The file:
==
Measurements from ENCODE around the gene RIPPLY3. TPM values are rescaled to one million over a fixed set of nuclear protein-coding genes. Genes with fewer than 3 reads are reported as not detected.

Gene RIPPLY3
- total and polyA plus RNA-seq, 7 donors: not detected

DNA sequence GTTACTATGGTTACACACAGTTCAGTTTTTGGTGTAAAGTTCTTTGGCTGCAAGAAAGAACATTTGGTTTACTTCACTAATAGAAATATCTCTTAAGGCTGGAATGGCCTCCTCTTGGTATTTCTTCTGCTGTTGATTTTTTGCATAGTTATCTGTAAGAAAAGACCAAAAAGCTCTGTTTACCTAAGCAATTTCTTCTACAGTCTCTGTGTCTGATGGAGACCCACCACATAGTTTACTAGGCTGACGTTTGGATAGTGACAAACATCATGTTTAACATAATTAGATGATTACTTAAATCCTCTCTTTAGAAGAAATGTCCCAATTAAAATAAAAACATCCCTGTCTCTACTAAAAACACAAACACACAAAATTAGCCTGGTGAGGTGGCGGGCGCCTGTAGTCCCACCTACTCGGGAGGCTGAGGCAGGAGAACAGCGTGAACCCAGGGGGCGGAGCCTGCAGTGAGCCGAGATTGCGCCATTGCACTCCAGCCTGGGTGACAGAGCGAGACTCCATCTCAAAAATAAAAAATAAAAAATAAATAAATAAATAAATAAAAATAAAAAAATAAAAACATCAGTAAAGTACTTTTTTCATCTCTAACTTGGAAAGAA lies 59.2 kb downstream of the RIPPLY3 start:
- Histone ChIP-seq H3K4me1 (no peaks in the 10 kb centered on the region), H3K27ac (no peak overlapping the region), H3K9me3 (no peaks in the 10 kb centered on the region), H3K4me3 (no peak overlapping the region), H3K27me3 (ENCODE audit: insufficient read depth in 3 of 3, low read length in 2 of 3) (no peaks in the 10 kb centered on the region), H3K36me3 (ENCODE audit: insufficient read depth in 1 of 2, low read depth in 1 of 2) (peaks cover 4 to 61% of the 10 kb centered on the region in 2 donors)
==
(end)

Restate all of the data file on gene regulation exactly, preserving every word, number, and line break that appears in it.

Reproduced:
Measurements from ENCODE around the gene RIPPLY3. TPM values are rescaled to one million over a fixed set of nuclear protein-coding genes. Genes with fewer than 3 reads are reported as not detected.

Gene RIPPLY3
- total and polyA plus RNA-seq, 7 donors: not detected

DNA sequence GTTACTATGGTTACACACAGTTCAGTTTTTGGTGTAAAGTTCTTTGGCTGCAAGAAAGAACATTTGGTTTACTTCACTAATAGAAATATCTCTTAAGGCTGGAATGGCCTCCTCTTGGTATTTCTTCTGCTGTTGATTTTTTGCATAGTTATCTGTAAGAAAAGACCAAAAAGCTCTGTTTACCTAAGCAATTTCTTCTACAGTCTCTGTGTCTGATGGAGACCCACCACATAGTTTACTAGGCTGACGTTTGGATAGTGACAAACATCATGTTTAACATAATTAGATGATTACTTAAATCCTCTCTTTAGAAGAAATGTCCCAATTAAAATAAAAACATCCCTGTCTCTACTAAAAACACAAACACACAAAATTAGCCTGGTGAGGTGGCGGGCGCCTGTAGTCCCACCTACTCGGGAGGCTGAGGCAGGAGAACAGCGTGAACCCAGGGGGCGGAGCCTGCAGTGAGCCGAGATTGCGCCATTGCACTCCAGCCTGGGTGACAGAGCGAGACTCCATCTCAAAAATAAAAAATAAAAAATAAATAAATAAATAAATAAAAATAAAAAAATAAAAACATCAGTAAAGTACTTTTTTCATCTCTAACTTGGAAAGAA lies 59.2 kb downstream of the RIPPLY3 start:
- Histone ChIP-seq H3K4me1 (no peaks in the 10 kb centered on the region), H3K27ac (no peak overlapping the region), H3K9me3 (no peaks in the 10 kb centered on the region), H3K4me3 (no peak overlapping the region), H3K27me3 (ENCODE audit: insufficient read depth in 3 of 3, low read length in 2 of 3) (no peaks in the 10 kb centered on the region), H3K36me3 (ENCODE audit: insufficient read depth in 1 of 2, low read depth in 1 of 2) (peaks cover 4 to 61% of the 10 kb centered on the region in 2 donors)